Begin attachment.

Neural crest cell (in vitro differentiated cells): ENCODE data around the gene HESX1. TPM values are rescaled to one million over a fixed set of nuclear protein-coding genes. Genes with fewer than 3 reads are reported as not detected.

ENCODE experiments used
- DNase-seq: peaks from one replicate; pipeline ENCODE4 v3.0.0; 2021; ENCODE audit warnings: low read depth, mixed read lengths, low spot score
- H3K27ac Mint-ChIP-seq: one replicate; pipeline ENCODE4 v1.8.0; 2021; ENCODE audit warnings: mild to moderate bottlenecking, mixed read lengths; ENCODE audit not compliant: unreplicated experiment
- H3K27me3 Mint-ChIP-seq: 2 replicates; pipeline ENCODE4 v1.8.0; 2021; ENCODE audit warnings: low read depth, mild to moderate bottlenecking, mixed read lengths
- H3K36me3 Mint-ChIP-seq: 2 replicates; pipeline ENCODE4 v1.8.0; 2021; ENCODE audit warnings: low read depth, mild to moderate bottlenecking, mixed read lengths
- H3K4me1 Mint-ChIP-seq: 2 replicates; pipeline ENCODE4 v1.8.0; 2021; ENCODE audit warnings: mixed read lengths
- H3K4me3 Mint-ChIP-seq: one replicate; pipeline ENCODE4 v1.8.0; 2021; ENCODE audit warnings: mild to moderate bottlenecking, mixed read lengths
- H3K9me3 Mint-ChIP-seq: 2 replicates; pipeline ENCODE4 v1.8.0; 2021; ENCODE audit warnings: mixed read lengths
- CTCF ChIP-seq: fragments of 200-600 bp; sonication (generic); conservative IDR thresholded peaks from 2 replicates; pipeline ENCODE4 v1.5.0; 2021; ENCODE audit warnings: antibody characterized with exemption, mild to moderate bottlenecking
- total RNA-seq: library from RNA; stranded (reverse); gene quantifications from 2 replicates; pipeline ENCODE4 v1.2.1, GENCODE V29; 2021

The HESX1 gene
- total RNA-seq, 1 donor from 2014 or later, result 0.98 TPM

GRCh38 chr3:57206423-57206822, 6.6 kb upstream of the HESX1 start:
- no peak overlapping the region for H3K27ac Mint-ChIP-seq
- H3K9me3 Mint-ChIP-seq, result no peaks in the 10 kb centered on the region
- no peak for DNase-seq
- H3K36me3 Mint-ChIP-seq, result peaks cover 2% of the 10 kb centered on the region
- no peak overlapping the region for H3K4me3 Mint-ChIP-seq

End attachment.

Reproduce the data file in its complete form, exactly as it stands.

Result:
Neural crest cell (in vitro differentiated cells): ENCODE data around the gene HESX1. TPM values are rescaled to one million over a fixed set of nuclear protein-coding genes. Genes with fewer than 3 reads are reported as not detected.

ENCODE experiments used
- DNase-seq: peaks from one replicate; pipeline ENCODE4 v3.0.0; 2021; ENCODE audit warnings: low read depth, mixed read lengths, low spot score
- H3K27ac Mint-ChIP-seq: one replicate; pipeline ENCODE4 v1.8.0; 2021; ENCODE audit warnings: mild to moderate bottlenecking, mixed read lengths; ENCODE audit not compliant: unreplicated experiment
- H3K27me3 Mint-ChIP-seq: 2 replicates; pipeline ENCODE4 v1.8.0; 2021; ENCODE audit warnings: low read depth, mild to moderate bottlenecking, mixed read lengths
- H3K36me3 Mint-ChIP-seq: 2 replicates; pipeline ENCODE4 v1.8.0; 2021; ENCODE audit warnings: low read depth, mild to moderate bottlenecking, mixed read lengths
- H3K4me1 Mint-ChIP-seq: 2 replicates; pipeline ENCODE4 v1.8.0; 2021; ENCODE audit warnings: mixed read lengths
- H3K4me3 Mint-ChIP-seq: one replicate; pipeline ENCODE4 v1.8.0; 2021; ENCODE audit warnings: mild to moderate bottlenecking, mixed read lengths
- H3K9me3 Mint-ChIP-seq: 2 replicates; pipeline ENCODE4 v1.8.0; 2021; ENCODE audit warnings: mixed read lengths
- CTCF ChIP-seq: fragments of 200-600 bp; sonication (generic); conservative IDR thresholded peaks from 2 replicates; pipeline ENCODE4 v1.5.0; 2021; ENCODE audit warnings: antibody characterized with exemption, mild to moderate bottlenecking
- total RNA-seq: library from RNA; stranded (reverse); gene quantifications from 2 replicates; pipeline ENCODE4 v1.2.1, GENCODE V29; 2021

The HESX1 gene
- total RNA-seq, 1 donor from 2014 or later, result 0.98 TPM

GRCh38 chr3:57206423-57206822, 6.6 kb upstream of the HESX1 start:
- no peak overlapping the region for H3K27ac Mint-ChIP-seq
- H3K9me3 Mint-ChIP-seq, result no peaks in the 10 kb centered on the region
- no peak for DNase-seq
- H3K36me3 Mint-ChIP-seq, result peaks cover 2% of the 10 kb centered on the region
- no peak overlapping the region for H3K4me3 Mint-ChIP-seq